Cleveland Outlines Delays, Progress in Police Consent Decree

Cleveland police and out-of-town officers move through Public Square during the Republican National Convention.
Cleveland police and out-of-town officers move through Public Square during the Republican National Convention. [Nick Castele / ideastream]
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The city of Cleveland acknowledges there have been delays in complying with its police reform agreement with the Justice Department. The city laid out its progress to date in a sixth-month status update filed in federal court this week.

In the past six months, Cleveland has redone its police use of force policies. Just last week, a federal judge approved new guidelines for responding to people in mental health crises.

But other projects remain unfinished.

Cleveland originally planned to hire a civilian to lead the internal affairs unit by August of last year. That deadline was pushed back to this month and will be delayed again, according to the court filing.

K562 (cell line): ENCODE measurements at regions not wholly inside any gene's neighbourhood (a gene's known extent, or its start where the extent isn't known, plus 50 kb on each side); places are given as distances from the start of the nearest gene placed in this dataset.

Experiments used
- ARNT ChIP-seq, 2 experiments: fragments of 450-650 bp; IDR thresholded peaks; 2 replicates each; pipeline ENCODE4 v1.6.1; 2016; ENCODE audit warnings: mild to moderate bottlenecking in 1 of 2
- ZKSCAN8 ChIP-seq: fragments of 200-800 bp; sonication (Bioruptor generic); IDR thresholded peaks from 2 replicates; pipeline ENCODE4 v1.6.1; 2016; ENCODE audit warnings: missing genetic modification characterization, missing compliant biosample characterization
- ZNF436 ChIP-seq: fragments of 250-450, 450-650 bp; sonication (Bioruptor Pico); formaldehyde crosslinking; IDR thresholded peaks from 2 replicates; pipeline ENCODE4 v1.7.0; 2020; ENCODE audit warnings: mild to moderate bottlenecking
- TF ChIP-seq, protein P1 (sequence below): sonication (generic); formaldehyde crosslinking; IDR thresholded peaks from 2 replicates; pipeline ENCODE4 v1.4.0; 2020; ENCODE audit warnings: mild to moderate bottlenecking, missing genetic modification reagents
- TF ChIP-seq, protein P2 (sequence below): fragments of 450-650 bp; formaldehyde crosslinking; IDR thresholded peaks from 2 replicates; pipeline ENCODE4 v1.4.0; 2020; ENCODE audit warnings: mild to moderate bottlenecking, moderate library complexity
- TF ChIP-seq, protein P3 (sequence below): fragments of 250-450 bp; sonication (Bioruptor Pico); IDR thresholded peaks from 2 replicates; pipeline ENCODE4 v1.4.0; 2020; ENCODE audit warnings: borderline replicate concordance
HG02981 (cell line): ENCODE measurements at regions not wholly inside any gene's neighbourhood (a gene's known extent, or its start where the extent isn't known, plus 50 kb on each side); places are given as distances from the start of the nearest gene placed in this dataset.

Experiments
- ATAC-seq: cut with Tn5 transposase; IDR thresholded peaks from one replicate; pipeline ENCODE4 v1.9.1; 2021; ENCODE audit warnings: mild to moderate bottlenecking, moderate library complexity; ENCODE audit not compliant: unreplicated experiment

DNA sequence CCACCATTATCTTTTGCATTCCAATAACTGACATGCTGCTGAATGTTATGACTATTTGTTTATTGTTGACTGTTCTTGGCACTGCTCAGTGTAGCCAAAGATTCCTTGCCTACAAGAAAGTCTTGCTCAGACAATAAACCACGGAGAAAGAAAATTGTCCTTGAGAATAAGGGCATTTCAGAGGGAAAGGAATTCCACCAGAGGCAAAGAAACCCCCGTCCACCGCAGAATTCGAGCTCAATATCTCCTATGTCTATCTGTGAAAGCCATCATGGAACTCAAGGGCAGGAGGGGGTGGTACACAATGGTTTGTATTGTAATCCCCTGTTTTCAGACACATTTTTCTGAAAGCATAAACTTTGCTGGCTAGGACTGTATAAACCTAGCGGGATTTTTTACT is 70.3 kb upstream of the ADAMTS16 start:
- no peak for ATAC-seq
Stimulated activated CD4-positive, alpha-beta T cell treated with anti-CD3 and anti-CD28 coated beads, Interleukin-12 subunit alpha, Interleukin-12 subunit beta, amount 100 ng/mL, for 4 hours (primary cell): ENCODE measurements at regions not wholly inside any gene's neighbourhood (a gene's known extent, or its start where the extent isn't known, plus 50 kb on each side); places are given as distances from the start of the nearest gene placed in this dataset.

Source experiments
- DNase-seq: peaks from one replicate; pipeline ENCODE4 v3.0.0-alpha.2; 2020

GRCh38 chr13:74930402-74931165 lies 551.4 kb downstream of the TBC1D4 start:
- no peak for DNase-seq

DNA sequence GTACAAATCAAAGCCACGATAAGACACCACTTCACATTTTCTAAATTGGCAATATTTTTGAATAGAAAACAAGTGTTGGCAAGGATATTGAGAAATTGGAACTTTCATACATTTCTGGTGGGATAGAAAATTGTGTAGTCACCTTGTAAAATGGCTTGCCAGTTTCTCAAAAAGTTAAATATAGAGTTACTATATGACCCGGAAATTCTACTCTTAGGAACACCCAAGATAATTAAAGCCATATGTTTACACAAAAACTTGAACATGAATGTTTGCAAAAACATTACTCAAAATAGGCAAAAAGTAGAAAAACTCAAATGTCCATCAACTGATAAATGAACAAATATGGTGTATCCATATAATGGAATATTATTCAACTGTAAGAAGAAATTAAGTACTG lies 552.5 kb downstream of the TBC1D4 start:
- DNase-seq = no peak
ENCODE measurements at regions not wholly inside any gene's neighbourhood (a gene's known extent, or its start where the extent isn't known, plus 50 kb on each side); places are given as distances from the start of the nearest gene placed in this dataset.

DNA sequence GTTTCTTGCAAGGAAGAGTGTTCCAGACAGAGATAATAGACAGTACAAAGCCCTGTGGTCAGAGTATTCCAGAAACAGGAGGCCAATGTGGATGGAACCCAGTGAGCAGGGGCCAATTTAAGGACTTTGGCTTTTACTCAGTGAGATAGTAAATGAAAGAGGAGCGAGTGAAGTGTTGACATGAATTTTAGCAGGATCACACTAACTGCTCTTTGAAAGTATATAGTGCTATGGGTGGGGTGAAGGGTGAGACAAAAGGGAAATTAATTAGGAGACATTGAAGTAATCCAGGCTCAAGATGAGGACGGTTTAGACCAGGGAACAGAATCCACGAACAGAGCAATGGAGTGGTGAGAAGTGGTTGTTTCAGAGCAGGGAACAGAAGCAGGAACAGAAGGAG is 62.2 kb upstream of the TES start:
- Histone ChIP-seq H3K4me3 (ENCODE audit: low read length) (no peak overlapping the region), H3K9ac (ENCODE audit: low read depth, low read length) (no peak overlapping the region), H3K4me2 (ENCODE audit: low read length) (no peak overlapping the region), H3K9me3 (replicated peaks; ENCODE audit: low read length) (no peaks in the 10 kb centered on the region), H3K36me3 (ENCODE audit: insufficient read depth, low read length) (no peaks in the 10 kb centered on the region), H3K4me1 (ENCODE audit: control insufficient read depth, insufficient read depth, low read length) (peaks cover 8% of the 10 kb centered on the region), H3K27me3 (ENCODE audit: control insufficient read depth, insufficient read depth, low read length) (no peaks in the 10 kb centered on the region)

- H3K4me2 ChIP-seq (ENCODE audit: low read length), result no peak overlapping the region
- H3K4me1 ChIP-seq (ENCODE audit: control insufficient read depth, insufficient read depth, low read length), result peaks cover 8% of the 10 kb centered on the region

The office of professional standards still faces a backlog in investigating complaints against officers. The city says it has hired two more full-time investigators to address the problem, but is struggling to bring on additional temporary employees.

Cleveland will keep working on its equipment plan, too, after the monitor overseeing the city’s compliance with the consent decree criticized parts of it as insufficient.

The city’s report says the monitor is expected to approve or disapprove of a bias-free policing plan by the end of February. 

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